A Quarry On the Move
Photos By Trevor Phipps.
For several decades, the Florissant Fossil Quarry has become the go-to spot for ancient gem collectors across the world.
In fact, for a small hourly fee, visitors can go to the quarry and hunt for their own Florissant fossils, an activity that is considered one of the region’s most popular and unusual draws. A national monument even pays tribute to the Florissant fossil legacy.
Every year the quarry gets visits from collectors and school groups wanting to educate students on fossils. However, during the last year, the number of students going to the quarry for field trips has decreased due to the pandemic and school bus and bus driver shortages.
The quarry then got the idea to create a mobile classroom so that they could bring their fossil education experience to classrooms across the state. The mobile classroom will travel to schools, and they will give presentations about the pre-history of the Florissant area and how to find fossils.
After the presentations, students will have the chance to go inside the mobile classroom and crack shale in hopes to find fossils. The bus is equipped with all of the tools necessary to break the shale found on the property and magnifying glasses to view any fossils the students find.
According to quarry owner Nancy Clare Anderson, building the classroom out of an old school bus from Fountain took about three years to complete. The construction of the bus was a collaboration of local tradesmen with Bailey Restoration restoring the vehicle and finish carpenter David Henry completing the interior.
On the outside, the mobile classroom has a detailed mural painted by Nancy’s sister, Dixie Clare, knows for a variety of murals she has done in Teller County. The mural portrays how the Florissant area looked more than 30 million years ago during the era in which the fossils originated. The mural consists of the fresh water lake that encompassed the Florissant area and two volcanoes that were located near Guffey.
The mobile classroom is available for any school or group that wants to learn more about fossil collection. Anderson said that the quarry’s classroom can travel around the area or on the Front Range to provide an educational, hands-on fossil collecting experience.
Anderson also said that the idea to bring fossils to students has been in the works for quite some time.
“The quarry has been very seasonal, so we wanted to do something to stay a little busy in the winter time,” Anderson said. “And, that’s where the mobile classroom comes in. We have a very good working relationship with the Florissant Fossil Beds National Monument and they will be partnering up with us on some of the interpretations at the schools. We did that before, but we would just go off-site and work in their classrooms. Now, we have a better way to do it.”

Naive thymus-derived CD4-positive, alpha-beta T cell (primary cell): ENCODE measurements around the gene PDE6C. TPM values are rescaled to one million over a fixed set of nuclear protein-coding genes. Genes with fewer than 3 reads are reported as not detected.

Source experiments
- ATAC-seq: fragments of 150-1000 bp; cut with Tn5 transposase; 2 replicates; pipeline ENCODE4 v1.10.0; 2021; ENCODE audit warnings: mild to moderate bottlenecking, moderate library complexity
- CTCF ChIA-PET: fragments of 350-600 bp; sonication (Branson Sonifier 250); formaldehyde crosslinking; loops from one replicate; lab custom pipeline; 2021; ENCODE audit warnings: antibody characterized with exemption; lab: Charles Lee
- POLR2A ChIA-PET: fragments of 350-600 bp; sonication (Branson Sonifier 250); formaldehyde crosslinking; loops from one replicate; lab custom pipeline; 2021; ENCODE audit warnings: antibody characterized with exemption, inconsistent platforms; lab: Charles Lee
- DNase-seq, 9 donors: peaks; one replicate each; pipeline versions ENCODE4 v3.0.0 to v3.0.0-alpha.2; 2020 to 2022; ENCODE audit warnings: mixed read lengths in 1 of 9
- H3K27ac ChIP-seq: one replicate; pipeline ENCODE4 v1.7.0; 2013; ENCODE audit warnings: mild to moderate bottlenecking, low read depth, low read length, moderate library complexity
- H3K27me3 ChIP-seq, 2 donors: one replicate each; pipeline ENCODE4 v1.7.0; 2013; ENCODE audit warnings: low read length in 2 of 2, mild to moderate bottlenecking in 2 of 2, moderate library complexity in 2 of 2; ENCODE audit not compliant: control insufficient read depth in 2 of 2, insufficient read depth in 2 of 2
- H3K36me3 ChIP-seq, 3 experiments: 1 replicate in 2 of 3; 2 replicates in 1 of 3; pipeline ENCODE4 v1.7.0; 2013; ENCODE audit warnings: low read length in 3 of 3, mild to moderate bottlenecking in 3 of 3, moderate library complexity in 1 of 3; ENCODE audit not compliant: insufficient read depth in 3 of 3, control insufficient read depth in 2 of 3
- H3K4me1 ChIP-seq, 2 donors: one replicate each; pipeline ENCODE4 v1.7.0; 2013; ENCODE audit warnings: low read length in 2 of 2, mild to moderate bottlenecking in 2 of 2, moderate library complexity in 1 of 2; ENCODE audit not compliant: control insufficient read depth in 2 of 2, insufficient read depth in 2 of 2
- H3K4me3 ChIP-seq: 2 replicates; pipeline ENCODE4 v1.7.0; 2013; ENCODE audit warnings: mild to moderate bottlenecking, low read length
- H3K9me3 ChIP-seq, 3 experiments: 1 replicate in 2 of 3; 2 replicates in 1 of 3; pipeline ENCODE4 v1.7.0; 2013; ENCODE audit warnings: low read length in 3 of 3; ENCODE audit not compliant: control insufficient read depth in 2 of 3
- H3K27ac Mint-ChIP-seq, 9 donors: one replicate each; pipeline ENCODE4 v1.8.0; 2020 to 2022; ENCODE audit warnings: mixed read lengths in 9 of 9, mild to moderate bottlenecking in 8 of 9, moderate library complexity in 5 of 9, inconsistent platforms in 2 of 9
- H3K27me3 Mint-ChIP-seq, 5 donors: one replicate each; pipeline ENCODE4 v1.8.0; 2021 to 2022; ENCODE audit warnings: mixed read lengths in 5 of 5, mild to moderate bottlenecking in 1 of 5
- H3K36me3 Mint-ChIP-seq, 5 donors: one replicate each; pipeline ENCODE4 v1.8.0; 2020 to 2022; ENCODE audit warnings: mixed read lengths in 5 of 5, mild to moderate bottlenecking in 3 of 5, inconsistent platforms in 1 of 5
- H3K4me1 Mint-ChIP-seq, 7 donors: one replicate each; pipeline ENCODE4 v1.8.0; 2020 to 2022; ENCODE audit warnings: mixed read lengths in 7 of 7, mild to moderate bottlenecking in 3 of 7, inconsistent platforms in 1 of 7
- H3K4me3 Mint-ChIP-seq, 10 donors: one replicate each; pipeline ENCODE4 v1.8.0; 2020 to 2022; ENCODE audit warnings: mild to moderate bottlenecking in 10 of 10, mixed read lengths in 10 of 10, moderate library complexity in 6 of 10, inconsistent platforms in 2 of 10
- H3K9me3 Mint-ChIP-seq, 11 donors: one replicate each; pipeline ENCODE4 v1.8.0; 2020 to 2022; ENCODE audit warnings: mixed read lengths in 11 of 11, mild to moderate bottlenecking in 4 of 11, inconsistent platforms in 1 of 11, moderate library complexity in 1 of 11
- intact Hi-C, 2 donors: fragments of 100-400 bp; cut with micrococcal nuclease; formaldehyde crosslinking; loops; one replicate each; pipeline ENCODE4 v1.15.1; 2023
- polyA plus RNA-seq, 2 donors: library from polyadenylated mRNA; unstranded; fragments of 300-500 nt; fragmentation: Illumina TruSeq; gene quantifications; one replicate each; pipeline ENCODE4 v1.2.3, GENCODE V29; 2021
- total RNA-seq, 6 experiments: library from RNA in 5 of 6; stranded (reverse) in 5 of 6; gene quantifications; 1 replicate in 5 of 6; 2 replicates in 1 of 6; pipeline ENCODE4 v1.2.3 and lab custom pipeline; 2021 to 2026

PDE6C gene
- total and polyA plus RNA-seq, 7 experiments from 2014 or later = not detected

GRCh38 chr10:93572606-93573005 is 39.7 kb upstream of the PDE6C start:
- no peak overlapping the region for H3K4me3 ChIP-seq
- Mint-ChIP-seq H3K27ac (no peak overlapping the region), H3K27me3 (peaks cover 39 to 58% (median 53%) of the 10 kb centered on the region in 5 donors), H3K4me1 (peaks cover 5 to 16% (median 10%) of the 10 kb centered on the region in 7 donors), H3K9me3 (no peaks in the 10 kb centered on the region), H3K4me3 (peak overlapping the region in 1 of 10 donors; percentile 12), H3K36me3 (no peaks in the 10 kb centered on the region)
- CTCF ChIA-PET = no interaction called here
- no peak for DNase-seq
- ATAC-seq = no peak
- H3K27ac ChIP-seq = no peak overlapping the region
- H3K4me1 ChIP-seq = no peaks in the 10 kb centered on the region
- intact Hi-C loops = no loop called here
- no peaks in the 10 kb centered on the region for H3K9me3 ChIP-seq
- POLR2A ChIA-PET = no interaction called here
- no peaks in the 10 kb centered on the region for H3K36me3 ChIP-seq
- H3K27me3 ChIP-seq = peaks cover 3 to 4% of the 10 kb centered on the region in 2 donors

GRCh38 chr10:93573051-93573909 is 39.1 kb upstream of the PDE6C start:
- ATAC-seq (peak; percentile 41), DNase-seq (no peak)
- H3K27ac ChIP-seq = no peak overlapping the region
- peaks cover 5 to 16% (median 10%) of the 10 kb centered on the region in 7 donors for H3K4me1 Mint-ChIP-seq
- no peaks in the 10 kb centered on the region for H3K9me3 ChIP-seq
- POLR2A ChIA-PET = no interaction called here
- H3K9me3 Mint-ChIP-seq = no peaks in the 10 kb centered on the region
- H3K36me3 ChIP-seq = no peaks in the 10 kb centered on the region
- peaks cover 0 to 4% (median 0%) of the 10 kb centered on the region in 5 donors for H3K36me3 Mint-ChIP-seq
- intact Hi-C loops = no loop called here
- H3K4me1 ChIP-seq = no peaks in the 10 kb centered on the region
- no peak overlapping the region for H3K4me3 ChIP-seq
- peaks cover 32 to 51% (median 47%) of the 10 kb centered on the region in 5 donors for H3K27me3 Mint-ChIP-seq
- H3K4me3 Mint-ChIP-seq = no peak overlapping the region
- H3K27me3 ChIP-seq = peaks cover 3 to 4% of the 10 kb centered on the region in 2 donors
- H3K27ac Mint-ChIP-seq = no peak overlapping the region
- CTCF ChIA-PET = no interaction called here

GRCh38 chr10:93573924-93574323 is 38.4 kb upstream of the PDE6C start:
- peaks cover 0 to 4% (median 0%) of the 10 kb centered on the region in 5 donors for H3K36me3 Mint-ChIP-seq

Florissant Fossil Quarry Background
The quarry was first opened to the public by Nancy’s parents, her mother Toni Clare and her late father Gene Clare in the 1970s. Anderson and Toni Clare have operated the quarry for the last 30 years.
According to Toni Clare, they decided to open the quarry up to the public when a professor at a summer camp nearby noticed that the ancient lake’s shore line ran through the Clare’s property, and that they had large shale outcroppings that contained a number of fossils.
According to Anderson, the quarry and fossils coming from this property have been published in several books. They have a display at Denver’s Nature and Science Museum and Kansas State University, . In addition, the Colorado University in Boulder has a large Florissant fossil display.
Visitors get the chance to roam through piles of shale that the quarry excavates from the wall. People can then use their own tools or equipment provided to them to crack the shale along the breaks to find fossils inside them.
Not every chunk of shale contains a fossil, but it is possible to find a variety of items that are associated with freshwater lakes. Since they have been open, they have discovered the fossils of such creatures and nature specimens as leaves, bugs, fish, and even bats.